UNITED KINGDOM, March 23, 2018 (LifeSiteNews) – Despite his years of denouncing religion, Richard Dawkins does not welcome a European future without Christianity.
On Wednesday, the atheist author and evolutionary biologist warned those inclined to “rejoice at the death throes of the relatively benign Christian religion” to keep in mind the danger of “something worse” taking its place.
That worse alternative, Dawkins suggests, is Islam, which he has previously called “the most evil religion in the world.”
Before we rejoice at the death throes of the relatively benign Christian religion, let’s not forget Hilaire Belloc’s menacing rhyme:
“Always keep a-hold of nurse
For fear of finding something worse.”https://t.co/02foPX69Hs
— Richard Dawkins (@RichardDawkins) March 21, 2018
Dawkins was reacting to a Guardian report on recent polling that shows 70% of people in the United Kingdom between the ages of 16 and 29 do not identify with any religion, that 59% of them never attend religious services, and that almost two-thirds of them never pray.
The research, published by theology and sociology professor Stephen Bullivant of St. Mary’s University in London, finds similarly high numbers in other European nations. Sweden, the Netherlands, and the Czech Republic all have even higher percentages of non-religious young people, while the young populations of France, Belgium, and Hungary are all more than 60% non-religious. More than half of the age group in Finland, Denmark, Norway, and Spain is non-religious, as well.
“Christianity as a default, as a norm, is gone, and probably gone for good – or at least for the next 100 years,” Bullivant says. “Cultural religious identities just aren’t being passed on from parents to children. It just washes straight off them.”
The Guardian report quotes Bullivant as noting that “the Muslim birthrate is higher than the general population, and they have much higher [religious] retention rates.”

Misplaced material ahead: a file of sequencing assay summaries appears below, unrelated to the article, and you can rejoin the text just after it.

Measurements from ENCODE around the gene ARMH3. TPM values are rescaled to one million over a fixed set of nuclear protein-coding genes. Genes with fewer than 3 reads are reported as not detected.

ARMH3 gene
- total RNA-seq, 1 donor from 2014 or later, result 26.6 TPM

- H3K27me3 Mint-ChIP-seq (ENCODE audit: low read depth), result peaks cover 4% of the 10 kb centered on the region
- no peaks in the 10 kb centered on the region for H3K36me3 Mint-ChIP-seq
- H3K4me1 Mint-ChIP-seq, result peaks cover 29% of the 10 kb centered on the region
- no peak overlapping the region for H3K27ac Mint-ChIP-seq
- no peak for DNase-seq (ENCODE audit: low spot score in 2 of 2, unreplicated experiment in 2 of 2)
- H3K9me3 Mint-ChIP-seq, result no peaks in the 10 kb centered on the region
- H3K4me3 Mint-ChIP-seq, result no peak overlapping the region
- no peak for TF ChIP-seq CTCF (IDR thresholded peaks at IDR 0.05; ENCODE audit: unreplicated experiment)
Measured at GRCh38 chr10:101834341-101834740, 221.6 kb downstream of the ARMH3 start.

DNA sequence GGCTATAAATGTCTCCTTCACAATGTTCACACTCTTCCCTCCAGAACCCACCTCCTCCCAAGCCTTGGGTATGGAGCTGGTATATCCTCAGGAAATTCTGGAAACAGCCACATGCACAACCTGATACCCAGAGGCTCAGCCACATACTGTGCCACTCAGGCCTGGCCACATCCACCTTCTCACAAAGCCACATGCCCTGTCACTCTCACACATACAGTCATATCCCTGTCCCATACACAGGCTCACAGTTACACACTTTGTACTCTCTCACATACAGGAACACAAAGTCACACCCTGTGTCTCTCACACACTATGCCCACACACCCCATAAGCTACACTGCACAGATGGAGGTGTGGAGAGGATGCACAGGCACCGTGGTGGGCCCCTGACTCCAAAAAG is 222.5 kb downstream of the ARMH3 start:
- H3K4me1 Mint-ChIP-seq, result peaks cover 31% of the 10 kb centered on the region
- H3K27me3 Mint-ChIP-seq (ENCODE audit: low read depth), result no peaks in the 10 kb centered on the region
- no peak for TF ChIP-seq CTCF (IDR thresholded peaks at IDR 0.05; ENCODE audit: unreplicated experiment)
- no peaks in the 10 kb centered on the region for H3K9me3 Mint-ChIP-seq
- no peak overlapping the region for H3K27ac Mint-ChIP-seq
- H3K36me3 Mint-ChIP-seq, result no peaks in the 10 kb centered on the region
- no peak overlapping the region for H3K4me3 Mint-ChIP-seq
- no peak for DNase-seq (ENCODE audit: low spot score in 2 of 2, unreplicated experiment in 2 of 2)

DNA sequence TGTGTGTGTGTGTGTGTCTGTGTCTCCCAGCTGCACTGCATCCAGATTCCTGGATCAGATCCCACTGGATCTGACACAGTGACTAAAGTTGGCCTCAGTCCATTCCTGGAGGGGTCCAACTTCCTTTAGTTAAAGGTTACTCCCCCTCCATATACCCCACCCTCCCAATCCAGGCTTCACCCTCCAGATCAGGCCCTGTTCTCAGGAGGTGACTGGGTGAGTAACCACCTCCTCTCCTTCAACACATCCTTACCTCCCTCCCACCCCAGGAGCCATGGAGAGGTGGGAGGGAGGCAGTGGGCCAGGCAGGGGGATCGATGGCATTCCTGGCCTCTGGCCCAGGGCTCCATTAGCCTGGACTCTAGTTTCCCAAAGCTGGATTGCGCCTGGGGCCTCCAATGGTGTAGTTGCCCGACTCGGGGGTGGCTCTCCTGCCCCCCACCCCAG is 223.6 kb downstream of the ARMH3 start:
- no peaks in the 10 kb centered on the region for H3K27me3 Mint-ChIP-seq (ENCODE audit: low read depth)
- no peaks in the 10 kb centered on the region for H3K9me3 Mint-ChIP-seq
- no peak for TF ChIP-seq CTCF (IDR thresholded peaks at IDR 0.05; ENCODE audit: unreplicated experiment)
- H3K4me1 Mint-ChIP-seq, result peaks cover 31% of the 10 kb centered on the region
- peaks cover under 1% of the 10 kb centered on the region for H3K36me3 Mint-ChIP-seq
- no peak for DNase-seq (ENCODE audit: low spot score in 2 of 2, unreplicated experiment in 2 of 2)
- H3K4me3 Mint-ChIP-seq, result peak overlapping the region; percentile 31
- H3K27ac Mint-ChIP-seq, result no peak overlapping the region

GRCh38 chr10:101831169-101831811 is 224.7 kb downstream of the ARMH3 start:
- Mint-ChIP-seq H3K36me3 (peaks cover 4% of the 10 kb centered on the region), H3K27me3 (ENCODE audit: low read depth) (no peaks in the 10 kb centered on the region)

Despite having once claimed that government needs to “protect” children from being “indoctrinated in whatever religion their parents happen to have been brought up in,” Dawkins recognizes that European Christianity serves as a “bulwark against something worse.”
“There are no Christians, as far as I know, blowing up buildings,” Dawkins said. “I am not aware of any Christian suicide bombers. I am not aware of any major Christian denomination that believes the penalty for apostasy is death.”
While Dawkins holds far-left positions on issues such as abortion, his take on Islam echoes that of many conservative and religious observers. In January, the Turning Point Project’s William Kilpatrick wrote that Islam was “well on its way to controlling the public square in parts of Europe.”
Last year, the Guardian noted that non-Christian religions such as Islam quadrupled from 1983 to 2015 even as Christianity declined from 55% to 43%. The trend has been so stark that as of last May, the prevalence of Muslims and other migrant communities was the main reason making inner London the most religious area of the United Kingdom.
This is not the first time Dawkins has clashed with Islam. Last July, KPFA Radio in Berkeley, California disinvited him from a planned interview following complaints about his past comments on Islam.
“[W]e didn’t know he had offended and hurt – in his tweets and other comments on Islam, so many people,” the station said in a statement. Dawkins responded with an open letter declaring he would continue to condemn the “misogyny, homophobia, and violence of Islamism,” and noting that he has been similarly critical of Christianity—to which none of his hosts have ever objected.
“Why do you give Islam a free pass?” he asked. “Why is it fine to criticize Christianity but not Islam?”